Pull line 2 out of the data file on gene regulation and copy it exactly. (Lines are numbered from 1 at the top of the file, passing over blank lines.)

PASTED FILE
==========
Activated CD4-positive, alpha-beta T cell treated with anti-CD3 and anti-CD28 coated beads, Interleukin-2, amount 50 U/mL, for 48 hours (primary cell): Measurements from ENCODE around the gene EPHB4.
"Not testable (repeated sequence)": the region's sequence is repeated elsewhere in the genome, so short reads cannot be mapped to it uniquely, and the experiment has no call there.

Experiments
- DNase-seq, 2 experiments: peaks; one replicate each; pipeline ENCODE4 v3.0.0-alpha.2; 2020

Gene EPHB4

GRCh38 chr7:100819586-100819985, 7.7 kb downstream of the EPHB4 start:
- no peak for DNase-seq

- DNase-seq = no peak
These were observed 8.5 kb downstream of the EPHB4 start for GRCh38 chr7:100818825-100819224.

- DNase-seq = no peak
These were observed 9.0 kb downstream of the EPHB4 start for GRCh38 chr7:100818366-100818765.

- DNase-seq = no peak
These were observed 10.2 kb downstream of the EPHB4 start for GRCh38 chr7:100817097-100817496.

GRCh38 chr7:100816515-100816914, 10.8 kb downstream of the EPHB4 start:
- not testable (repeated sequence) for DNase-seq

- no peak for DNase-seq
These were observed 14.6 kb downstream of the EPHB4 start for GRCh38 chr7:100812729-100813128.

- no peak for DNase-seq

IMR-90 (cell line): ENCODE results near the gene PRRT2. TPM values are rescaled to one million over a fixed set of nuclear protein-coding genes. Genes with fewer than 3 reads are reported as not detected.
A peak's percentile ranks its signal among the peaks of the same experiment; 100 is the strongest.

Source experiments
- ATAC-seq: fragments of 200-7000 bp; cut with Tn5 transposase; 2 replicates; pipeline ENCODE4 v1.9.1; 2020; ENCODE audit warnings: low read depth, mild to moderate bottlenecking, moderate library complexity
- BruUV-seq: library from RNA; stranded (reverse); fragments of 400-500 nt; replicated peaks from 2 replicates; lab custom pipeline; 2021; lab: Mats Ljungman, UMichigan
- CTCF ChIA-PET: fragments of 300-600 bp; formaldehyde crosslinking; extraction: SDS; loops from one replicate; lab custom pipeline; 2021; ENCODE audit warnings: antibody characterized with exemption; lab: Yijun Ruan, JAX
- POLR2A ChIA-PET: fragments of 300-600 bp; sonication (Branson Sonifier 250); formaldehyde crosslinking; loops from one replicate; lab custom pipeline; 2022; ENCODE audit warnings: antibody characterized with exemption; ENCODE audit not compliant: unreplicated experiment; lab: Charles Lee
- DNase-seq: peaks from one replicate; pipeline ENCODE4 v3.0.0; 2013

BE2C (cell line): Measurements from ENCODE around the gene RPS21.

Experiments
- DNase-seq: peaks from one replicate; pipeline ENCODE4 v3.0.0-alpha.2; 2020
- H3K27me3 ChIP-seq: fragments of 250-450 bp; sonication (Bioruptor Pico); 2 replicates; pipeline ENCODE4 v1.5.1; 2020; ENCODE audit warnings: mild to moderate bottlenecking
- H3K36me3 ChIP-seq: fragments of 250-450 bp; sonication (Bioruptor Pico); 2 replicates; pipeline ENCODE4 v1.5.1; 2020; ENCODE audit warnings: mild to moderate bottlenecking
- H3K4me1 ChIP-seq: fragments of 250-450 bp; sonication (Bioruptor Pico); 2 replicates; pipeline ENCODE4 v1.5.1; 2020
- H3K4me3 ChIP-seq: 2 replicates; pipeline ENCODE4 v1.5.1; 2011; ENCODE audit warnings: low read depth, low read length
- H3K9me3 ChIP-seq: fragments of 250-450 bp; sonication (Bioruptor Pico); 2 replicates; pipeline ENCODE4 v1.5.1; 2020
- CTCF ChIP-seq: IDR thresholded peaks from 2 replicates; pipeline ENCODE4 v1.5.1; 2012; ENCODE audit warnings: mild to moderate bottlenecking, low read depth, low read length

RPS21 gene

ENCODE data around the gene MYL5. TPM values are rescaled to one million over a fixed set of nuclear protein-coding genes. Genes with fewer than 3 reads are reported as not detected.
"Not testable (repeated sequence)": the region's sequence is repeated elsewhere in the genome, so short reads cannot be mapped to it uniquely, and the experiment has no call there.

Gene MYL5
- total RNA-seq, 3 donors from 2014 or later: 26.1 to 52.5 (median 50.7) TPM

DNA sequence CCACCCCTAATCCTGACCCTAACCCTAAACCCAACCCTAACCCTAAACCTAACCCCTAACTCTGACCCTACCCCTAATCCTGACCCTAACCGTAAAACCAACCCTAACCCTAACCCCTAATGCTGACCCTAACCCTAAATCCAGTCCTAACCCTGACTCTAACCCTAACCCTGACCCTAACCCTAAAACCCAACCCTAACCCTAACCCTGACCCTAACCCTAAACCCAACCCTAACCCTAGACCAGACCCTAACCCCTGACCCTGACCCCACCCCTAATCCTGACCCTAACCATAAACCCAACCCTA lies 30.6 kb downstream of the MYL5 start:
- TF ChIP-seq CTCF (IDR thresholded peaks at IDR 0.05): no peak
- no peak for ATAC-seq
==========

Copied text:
"Not testable (repeated sequence)": the region's sequence is repeated elsewhere in the genome, so short reads cannot be mapped to it uniquely, and the experiment has no call there.